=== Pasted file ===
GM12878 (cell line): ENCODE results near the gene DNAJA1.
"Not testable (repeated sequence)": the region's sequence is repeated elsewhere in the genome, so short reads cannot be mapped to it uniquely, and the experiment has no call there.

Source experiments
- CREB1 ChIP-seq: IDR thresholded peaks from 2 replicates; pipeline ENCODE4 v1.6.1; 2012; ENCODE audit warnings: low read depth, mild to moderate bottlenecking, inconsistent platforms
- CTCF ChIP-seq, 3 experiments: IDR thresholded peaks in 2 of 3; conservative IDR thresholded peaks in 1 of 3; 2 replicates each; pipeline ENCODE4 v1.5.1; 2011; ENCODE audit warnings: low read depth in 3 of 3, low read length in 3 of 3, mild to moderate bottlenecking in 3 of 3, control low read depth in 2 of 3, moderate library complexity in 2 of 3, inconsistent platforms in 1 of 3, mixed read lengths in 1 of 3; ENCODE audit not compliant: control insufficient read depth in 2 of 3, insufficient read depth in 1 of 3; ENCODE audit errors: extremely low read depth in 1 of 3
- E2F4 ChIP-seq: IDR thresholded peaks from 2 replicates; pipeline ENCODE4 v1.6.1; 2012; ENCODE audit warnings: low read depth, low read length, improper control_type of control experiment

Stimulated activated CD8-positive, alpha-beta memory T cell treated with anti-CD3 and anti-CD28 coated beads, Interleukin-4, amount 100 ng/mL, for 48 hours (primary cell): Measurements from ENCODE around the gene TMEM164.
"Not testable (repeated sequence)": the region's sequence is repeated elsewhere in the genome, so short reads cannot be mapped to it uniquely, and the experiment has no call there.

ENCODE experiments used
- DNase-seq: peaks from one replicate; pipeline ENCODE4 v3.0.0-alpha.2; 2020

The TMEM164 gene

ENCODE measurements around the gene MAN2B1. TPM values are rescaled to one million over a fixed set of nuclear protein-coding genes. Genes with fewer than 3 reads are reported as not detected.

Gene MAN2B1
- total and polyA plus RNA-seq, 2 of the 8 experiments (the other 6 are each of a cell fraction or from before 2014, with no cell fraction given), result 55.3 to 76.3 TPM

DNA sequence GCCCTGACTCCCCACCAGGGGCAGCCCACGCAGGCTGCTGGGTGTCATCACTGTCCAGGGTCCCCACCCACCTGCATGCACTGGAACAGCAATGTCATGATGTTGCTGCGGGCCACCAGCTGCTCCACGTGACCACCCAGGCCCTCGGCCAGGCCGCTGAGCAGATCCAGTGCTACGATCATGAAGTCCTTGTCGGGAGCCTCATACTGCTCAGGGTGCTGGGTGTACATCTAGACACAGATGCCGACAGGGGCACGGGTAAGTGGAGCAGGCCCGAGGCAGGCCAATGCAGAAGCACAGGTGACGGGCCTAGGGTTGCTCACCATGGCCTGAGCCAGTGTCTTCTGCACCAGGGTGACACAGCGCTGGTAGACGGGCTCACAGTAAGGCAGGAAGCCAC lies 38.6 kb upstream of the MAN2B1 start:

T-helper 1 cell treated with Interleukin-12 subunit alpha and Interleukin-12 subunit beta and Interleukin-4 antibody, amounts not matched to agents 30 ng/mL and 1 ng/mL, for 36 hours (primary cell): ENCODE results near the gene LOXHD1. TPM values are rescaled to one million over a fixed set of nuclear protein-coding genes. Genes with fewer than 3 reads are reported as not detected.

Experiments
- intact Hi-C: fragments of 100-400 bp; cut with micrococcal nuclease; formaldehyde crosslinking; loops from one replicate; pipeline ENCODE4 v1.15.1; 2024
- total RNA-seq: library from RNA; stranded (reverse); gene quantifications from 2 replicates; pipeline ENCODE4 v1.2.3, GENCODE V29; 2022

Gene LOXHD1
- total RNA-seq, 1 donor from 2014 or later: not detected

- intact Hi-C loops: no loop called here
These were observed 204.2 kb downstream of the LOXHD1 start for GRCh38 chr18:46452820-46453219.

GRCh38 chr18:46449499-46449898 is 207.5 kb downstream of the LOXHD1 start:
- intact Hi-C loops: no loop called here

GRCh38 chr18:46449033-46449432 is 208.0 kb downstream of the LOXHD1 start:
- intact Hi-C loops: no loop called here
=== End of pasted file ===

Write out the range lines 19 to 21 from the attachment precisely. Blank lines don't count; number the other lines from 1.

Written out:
- total RNA-seq: library from RNA; stranded (reverse); gene quantifications from 2 replicates; pipeline ENCODE4 v1.2.3, GENCODE V29; 2022

Gene LOXHD1
- total RNA-seq, 1 donor from 2014 or later: not detected